Newspaper Archive of
Quoddy Tides
Eastport, Maine
January 26, 2018     Quoddy Tides
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January 26, 2018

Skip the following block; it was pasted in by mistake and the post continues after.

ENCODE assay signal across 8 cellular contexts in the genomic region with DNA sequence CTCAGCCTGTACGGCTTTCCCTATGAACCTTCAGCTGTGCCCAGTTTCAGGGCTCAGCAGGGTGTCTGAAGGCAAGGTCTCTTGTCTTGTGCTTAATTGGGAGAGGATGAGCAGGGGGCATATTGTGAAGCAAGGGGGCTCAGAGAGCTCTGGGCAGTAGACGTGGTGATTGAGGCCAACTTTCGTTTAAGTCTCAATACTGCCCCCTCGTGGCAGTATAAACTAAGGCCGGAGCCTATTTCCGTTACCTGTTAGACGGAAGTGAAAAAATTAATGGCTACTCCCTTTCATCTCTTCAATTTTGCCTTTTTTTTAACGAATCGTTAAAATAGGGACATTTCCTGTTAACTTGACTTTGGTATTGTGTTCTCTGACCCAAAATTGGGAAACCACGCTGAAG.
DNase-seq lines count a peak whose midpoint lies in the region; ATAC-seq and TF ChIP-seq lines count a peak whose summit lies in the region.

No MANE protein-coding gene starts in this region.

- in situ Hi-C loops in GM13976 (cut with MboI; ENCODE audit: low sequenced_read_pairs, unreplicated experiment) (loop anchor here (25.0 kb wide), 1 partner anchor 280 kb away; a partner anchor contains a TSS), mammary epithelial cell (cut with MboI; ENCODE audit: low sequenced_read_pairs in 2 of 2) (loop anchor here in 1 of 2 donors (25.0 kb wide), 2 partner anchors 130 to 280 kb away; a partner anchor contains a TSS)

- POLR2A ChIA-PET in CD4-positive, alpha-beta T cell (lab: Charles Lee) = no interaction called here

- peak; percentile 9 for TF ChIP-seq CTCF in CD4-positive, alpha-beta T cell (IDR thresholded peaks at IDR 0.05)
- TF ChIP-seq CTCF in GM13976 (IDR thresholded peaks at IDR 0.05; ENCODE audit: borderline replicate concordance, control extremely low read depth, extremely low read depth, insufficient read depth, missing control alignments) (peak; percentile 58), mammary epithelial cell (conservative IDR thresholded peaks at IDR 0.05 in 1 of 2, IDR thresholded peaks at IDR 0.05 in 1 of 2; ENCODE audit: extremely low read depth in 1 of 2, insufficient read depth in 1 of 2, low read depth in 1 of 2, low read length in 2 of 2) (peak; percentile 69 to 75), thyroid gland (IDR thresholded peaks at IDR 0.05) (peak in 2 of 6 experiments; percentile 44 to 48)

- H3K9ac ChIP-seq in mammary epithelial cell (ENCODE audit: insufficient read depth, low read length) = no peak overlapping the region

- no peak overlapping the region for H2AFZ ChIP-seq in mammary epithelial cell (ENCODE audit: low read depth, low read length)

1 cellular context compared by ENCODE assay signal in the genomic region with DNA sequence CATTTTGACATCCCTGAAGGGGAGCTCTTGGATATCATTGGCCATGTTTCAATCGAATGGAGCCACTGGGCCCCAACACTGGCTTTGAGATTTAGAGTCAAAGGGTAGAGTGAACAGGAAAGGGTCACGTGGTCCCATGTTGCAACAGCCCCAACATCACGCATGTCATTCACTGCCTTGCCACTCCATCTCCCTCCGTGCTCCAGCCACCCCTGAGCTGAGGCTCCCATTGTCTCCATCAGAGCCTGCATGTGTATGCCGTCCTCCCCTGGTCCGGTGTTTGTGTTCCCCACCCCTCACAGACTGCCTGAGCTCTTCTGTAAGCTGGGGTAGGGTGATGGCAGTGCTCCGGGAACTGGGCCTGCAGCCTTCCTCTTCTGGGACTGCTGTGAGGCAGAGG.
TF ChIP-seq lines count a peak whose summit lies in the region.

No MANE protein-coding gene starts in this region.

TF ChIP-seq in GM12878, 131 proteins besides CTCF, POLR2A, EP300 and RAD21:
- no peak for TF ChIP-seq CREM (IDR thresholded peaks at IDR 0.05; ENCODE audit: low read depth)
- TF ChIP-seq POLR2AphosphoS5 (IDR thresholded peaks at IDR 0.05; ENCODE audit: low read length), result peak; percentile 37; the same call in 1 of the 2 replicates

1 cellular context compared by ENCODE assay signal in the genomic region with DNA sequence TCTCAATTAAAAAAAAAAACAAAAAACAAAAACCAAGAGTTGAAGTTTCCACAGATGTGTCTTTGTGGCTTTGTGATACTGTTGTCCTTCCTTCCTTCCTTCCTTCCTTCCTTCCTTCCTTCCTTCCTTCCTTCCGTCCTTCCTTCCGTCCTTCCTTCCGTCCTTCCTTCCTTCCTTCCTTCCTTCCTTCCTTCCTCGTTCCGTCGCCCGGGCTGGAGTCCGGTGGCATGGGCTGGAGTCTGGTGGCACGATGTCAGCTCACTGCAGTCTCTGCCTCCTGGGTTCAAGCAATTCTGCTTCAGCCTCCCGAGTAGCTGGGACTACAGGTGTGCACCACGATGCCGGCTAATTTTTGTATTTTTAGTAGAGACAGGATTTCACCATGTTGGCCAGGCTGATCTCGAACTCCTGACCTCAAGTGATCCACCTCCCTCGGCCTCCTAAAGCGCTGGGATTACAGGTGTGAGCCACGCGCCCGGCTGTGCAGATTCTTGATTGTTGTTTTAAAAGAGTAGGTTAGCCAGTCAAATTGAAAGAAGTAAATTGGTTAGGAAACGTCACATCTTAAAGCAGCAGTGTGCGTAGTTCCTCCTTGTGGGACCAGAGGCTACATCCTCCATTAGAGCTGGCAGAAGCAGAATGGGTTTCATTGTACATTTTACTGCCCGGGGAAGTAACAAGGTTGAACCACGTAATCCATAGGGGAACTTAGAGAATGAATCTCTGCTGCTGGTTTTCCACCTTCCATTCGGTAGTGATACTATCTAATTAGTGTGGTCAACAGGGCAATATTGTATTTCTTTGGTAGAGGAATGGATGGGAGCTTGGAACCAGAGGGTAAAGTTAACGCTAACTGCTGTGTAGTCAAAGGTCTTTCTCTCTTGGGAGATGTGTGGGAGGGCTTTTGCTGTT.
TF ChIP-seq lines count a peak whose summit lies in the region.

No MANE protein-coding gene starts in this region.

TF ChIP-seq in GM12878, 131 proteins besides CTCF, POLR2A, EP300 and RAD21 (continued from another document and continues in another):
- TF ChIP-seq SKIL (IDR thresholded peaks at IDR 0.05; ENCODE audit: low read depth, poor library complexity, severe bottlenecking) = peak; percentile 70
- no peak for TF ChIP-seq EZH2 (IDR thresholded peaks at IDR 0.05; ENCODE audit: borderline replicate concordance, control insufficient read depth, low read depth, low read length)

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26 January, 2018 ouDv Tn s Pnge 25 Benefit show for historical society slated Imagine a wide variety of acts compet- Cook will host. ing for rehearsal time on the stage. Who The show will raise money for renova- will get to use the piano, the bright lights tions at the Quoddy Craft Shop in East- and even the sound system at the busy port, which is one of the ongoing projects Eastport Arts Center (EAC)? That's the of the Border Historical Society (BHS). puzzle to be unraveled at a benefit show, Those who can't attend can send dona- "Rehearsal Gone WrongL" at 6:30 p.m. tions to BHS, P.O. Box 91, Eastport, ME Friday, February 9, at the EAC. Dona- 04631. tions at the door are $10. The craft shop, which is open every The cast is composed of pianist John summer, also houses the demonstration Newell, singer/song writer Melissa Cush- model of the Quoddy Dam - a large-scale ing, Manuela Brice and Steve Koenig per- tidal power project, never completed, in forming songs from the great American Downcast Maine. The shop provides the songbook, composer Greg Biss playing primary source of income for maintenance two original piano rags, Barbara Smith of buildings and other historical items im- singing "It's an Art" from the show Work- portant to Eastport's past. The BHS main- ing and Gene Nichols with the University tains the Barracks Museum and the old of Maine at Machias Ukulele Club. Robb powder house. Drama group readies for regional festival by Susan Esposito October," reports director Caryn Chaha- The Mixed Nuts actors from Sheadnovich. "It is about three sisters who live High School will be performing a dark together and each have different quirks. comedy for this year's Maine High School They are struggling to cope with the death Drama Festival in Millinocket during the of their mother and each carry on their weekend of March 10 and 11. "We have mother's qualities in different ways." been rehearsing Squish since the end of "There is a lot of love and clashing between everyone with a stress on family Paper orchestra dynamics without taking it to extremes," she says. "And the fourth character is their coming soon at EAC pet bug Roger, hence the play's name." The Paper Orchestra program, led by Audrey Bradbury, Laura Lane and Sara Alice St. Clair, director of Eastport Bartlett play the sisters, and the latter also Strings, will be the Eastport Arts Center's designed this year's set, which Chahanov- KinderArts offering for February. The ich describe; as "so big it's exciting and hands-on program is designed to engage terrifying." younger children in the magic of music The Mixed Nuts troupe is still looking making and will introduce stringed instru- for more crew members and some donors ments and include singing, movement and to help fund the trip to Steams Regional crafting with the help of caregivers. High School. "We can always use volun- KinderArts programs are free and in- teers," adds Chahanovich. tended for children up to age five; partici- The Mixed Nuts will perform Squish pants must come with a parent or on Wednesday and Tt~ursday, March7and 8, at 6 p.m. in the Shead band room before caregiver. Funding for KinderArts is pro- vided by the Maine Community Founda- departing foJ the festival. tion and the Crewe Foundation. For more information, Alison Brennan Open Mic Nights at . The to resume at EAC class policy is that if AOS 77 schools are cancelled, the group will follow suit. The Eastport Arts Center is excited to announce that winter Open Mic Nights Tunes at Noon to will resume, with events occurring on the be offered at UMM fourth Saturday of each month from 6 to 8 p.m. The January 27 open mic has been The University of Maine at Machias sponsored by the First National Bank. Student Engagement and Inclusion orga- Spectators aid performers of all ages are nization has launched a monthly concert invited to jon in for the family-friendly series "to take place in Kilbum Commons. event, whichis held downstairs at EAC. Tunes at Noon will feature a different mu- Entertainers of all types are welcome to sical artist each month and will take place take the stage, including musicians, poets from 11:15 to 12:30. Students, staff, fac- and dancers. The maximum time allotted ulty and community members are all wel- to each performer is 15 minutes. The for- come to attend the free program, though mat is acoustc, though an electrified act is lunch is not included, welcome if he group brings their own January's music, on Monday, January gear. EAC rill offer a barebones micro- 29, will be provided by Philadelphia- phone and anplifier. Admission is free, based artist Joy Ike, whose music, voice with donations gratefully accepted, and and writing have drawn comparisons to hot beverages and snacks will be avail- female musicians such as Norah Jones and able. Pleast call 853-4650 or email Fiona Apple. Upcoming artists in the ahead of Tunes at Noon series include Freemont time if you have questions about your act. Street String Band, Timber Creek and the Open Mic Nights will also be offered in Gothard Sisters. February and March. EASTPORT ELEMENTARY SCHOOL STUDENTS worked with Figures of Speech The- atre visiting artists Inn Bannon, Dave Noyes and Devon Kelley-Yurdin to create shadow puppetry of their own on January 22. EES students create shadow puppet plays by Lora Whelan During a five-day intensive starting on January 22, Eastport Elementary School (EES) students worked with Portland- based Figures of Speech Theatre to create three shadow puppet plays based on local stories. The culmination of all that work is a presentation to the entire Eastport school system at 1 p.m. on Friday, January 26, at the Eastport Arts Center (EAC). While there won't be room at the second-floor performance space for community mem- bers, they are welcome to come and view the live-streaming performance on a screen that can be viewed from the com- fort of the first floor space, comfy couches included. Just about every elementary school stu- dent participated, with the seventh and eighth graders as the primary movers and shakers in the production of the plays. Fig- ures of Speech Director of Education Ian Bannon explains that he received 80 oral history stories that had been collected by former Island Institute Fellow Naphtali Fields while she worked at the EAC, win- nowed them down to 10 and handed them off to Kayla Barber, the EES teacher work- ing with the seventh and eighth graders. Barber in turn winnowed the 10 down to three. On the first day of work, the 15 seventh and eight graders arrived at the arts center at 11:30 a.m. and stayed until 1:30 p.m. It was the first of five such mid-day work sessions, and while it started out in the way that can be expected - students shy about raising their hands and expressing themselves - by the time the first morning ended the volume had turned up consider- ably with students engaged with the shad- ow screen, lighting and filtering devices. Initially the students sat around Bannon and learned about the nature of shadow puppetry. They watched a shadow puppet play put together by school children from island'schools along the state's coast and . talked about character, story-line, memo- rable moments, close-ups and zoom-outs, V V V V V ~ V V V VV V V V V pace and more. In whirlwind fashion the students then. ~fALENTINE ~,~~~, ' ~----~~ formed three groups, were assigned one of the three' stories, read them and then fo- H C LATE EST il/ cased on a few key questions to help them V To benefit Down East Hospice Volunteers ,O 9:30 a.m. to 2 p.m. V' 4 Corners Shop n Save in Columbia va Fill a gift box with II aeliciou, chocolate treats for SS. ' dg 4ff oaut, ,a oba ot VVVVVVVVVVVVVVV would use in their plays. Each day had its own set of accom- plishments, including creating the shadow puppets with visual artist Devon Kelley- Yurdin, who worked at the EAC for two years a few years back, and arranging mu- sical accompaniment with Dave Noyes, who, among many accomplishments, is a member of Rustic Overtones. Another day was devoted to bringing it all together to shape the plays into performance-worthy material, with the last day before the grand unveiling a time to refine and smooth out any last minute kinks. JAMIE SMALL of Eastport Elementary School works to create a shadow puppet. Bannon says that adapting a story to the stage builds a variety of skills in the stu- dents, not the least of which is their in- creased aptitude as storytellers and the ability to flow from one storytelling mode to another. While the skills learned from exposure to new art forms and techniques are concrete and easy to see, more subtle are the skills learned in assessing different perspectives and deciding how they should be portrayed. Barber spoke with Bannon before the week started to pin- point some learning specifics for her stu- dents. Barber explains, "We are going to try to incorporate a lesson over authors' purpose. They will also be learning about an overall theme with the stories." She shared her enthusiasm for the week-long experience. "I am excited for them to be able to work with Figures of Speech The- atre. I think they will be able to let their artistic abilities shine." ROBIN FARRIN HAS SPECIALIZED IN LIFE'S CELEBRATIONS SINCE tl992 207 853-9211 coastalmephotography@g www,